Got it in the Bag (lunch that is)

Tuesday, June 17, 2014

   Work lunch. Weeknight dinner.

   These four words are enough to strike fear into the heart of any person aspiring to make healthier food choices. Especially people taking care of children or with a not stay at home job. Which is, by my estimation, nearly everyone.

   I've mentioned before that getting into the habit of bringing my lunch to work was without a doubt one of the best things I've ever done for myself as a working adult (and study exhausted college and medical student, for that matter). Choosing to take control over what passes your lips at work is a sure fire way to achieve whatever health related results you are interested in whether that is weight loss, clearer skin or better sleep- you name it and home cooked, well chosen meals will get you there.


   I work in a hospital and one would think that would give me cafeteria access to foods that promote health and well being, but one would be very, very wrong. It is an unfortunate and well known fact that hospitals are eons behind the times in providing fresh, additive free, whole foods based meal options for not only the people who work there, but for the patients inhabiting their rooms.

   There are articles out there about the fabulous, health nut foodie approved fare offered by companies like Google, but not all of us are fortunate enough to work for corporations this forward thinking. My hope, of course, is that all work places (hospitals especially!) will kick out the fast food chains and the vending machines and offer real nutrition one day.

   In the meantime, we all have the power to make choices which tell our employers that the calorie dense, nutrient free food they have on board is just not acceptable. We can send that message by consistently taking our food to work and not handing our precious dollars over to companies that by no means have our best interests in mind.

   Bringing lunches and cooking after work isn't easy; I of course know this. But with a little persistence and planning, it is absolutely possible.


   Enter, the lovely and adorable lentil. Lentils are just fabulous. They are nutty, rich and complex in flavor and provide lots of minerals, vitamins, fiber and protein.  Properly soaking them makes them cook much faster (and therefore become weeknight meal friendly) and also allows them to more readily release all their nutrient goodies once they hit your gut.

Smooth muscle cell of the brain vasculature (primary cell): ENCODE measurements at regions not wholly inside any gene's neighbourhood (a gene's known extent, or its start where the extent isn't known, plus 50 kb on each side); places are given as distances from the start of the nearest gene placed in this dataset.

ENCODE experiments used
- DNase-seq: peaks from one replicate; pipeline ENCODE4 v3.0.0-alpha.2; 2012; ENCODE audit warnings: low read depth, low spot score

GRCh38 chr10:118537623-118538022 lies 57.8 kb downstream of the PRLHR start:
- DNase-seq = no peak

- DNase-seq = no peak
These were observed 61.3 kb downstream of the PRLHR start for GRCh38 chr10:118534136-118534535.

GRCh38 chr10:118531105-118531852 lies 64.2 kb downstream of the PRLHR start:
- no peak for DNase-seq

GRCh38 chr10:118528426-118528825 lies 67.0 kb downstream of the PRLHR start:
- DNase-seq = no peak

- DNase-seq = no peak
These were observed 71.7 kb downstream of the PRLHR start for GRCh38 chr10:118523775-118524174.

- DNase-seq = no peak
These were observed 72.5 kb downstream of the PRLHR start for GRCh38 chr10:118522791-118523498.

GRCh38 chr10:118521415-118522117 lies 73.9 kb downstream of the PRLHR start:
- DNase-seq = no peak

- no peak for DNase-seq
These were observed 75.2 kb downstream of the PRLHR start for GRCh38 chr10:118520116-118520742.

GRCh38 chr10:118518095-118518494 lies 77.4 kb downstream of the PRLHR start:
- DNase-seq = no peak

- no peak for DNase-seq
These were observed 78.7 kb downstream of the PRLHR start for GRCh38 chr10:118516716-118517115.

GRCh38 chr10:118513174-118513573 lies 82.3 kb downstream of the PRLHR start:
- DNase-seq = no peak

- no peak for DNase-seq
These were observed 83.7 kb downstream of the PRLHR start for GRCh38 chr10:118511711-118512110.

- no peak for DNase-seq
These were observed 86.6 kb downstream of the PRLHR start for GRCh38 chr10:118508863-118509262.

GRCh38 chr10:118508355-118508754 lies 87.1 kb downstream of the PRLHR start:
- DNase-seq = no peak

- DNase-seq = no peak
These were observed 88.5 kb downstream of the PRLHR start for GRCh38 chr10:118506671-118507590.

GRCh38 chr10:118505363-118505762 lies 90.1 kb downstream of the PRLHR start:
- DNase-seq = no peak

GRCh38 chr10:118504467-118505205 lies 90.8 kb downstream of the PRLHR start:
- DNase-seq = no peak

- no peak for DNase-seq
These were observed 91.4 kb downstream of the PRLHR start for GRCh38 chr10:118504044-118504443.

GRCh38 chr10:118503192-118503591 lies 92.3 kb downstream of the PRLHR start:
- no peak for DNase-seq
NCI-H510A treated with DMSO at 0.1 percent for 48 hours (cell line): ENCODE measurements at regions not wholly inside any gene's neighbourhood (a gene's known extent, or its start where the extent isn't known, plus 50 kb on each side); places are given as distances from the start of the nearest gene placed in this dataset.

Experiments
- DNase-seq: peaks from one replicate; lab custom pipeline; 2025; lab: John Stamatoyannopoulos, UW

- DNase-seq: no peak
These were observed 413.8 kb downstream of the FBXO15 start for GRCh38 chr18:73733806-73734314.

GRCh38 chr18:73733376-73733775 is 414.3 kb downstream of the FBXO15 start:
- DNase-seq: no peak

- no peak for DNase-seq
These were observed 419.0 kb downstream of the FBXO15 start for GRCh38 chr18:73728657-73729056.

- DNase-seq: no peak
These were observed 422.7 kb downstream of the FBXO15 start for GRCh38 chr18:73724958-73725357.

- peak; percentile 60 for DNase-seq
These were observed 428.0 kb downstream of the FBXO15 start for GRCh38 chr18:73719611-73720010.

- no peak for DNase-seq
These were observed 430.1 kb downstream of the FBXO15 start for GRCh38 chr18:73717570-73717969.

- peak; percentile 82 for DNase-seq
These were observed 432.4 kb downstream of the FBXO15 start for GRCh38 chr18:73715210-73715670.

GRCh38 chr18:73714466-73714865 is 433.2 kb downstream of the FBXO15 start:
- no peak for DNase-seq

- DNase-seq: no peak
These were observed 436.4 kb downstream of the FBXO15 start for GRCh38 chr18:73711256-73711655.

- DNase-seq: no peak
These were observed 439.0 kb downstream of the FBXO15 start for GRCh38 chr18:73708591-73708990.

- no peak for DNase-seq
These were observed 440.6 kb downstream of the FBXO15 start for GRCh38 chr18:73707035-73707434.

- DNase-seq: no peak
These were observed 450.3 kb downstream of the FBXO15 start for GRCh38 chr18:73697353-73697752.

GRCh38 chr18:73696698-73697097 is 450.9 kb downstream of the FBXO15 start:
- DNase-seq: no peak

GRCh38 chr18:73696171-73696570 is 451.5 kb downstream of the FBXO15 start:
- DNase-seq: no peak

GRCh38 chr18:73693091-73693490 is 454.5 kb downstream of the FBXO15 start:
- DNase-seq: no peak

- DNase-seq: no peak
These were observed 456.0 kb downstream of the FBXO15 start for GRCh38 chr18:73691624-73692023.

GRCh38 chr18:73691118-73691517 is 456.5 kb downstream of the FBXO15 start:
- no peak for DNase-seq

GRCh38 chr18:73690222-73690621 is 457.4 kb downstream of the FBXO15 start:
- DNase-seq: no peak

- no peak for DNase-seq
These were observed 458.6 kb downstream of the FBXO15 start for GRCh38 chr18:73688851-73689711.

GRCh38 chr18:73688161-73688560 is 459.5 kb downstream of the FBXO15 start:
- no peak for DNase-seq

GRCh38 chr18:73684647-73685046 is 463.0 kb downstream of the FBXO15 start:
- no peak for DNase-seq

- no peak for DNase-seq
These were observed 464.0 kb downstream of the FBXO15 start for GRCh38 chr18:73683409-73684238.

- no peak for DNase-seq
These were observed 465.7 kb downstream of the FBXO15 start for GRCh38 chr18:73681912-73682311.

Growing up my mother and I were the only ones in our household who really loved legumes, lentils in particular. Because everyone else disliked them so much they rarely graced our stovetop, and in my pre-cooking-ability days I often got my lentil fix with salty, naughty cans of Progresso. Thankfully I can now re-create my childhood bowls of beany goodness without any of the BPA or other unpronounceable additives, but to this day my heart twinges with fondness when I pass those metal towers in the grocery store.

   I thought about putting a fancy garnish on the bowl I took photos of but ultimately decided against it. This soup is delightfully brown with just a flash of green and orange- strong and proud in all her sturdy simplicity. A garnish would just be totally beside the point!

Simplest Lentil Soup
Makes 8 - 10 servings

I like to make a huge pot of this soup on Monday night. We have it for dinner (usually fancied up with a side of creamy brie and sliced baguette) and then enjoy the leftovers for lunch the rest of the week. 

2 1/2 cups french green lentils, rinsed
1 large onion, chopped
3 tablespoons olive oil
12 cups vegetable broth (I usually do 8 cups broth and 4 cups water)
2 teaspoons dried tarragon
2 teaspoons dried parsley
1/4 teaspoon cayenne pepper
1 teaspoon freshly ground black pepper
Salt, to taste
1 6 ounce can tomato paste
8 carrots, sliced
8 stalks celery, sliced
1 large bunch tuscan (dinosaur) kale, sliced into thin ribbons

   The night before making your soup, place the lentils in a medium sized mixing bowl and fill with cool water, enough to cover them by about three inches.  Cover and set on the counter overnight. In the morning, drain the lentils and rinse them well. Replace lentils in the bowl and cover with another 3 inches fresh water. Cover, place in the fridge while you go about your day.
   When you're ready to make dinner, drain and rinse the lentils again. Heat the olive oil in an 8 quart soup pot. Add the onion and sautee until translucent and beginning to brown. Add in the lentils and your broth/water. Add the spices and stir to combine. Cover your pot, bring to a simmer.
   Simmer for 15 minutes. Add the carrots, celery and tomato paste. Stir to combine the paste and simmer for an additional 15 minutes, until the carrots and celery are your desired tenderness. Add the kale, bring back to a boil, then turn the heat off and allow the kale to get nice and soft while you set the table (kale should sit for 5 minutes at least). Add additional salt if needed prior to serving.
  

  

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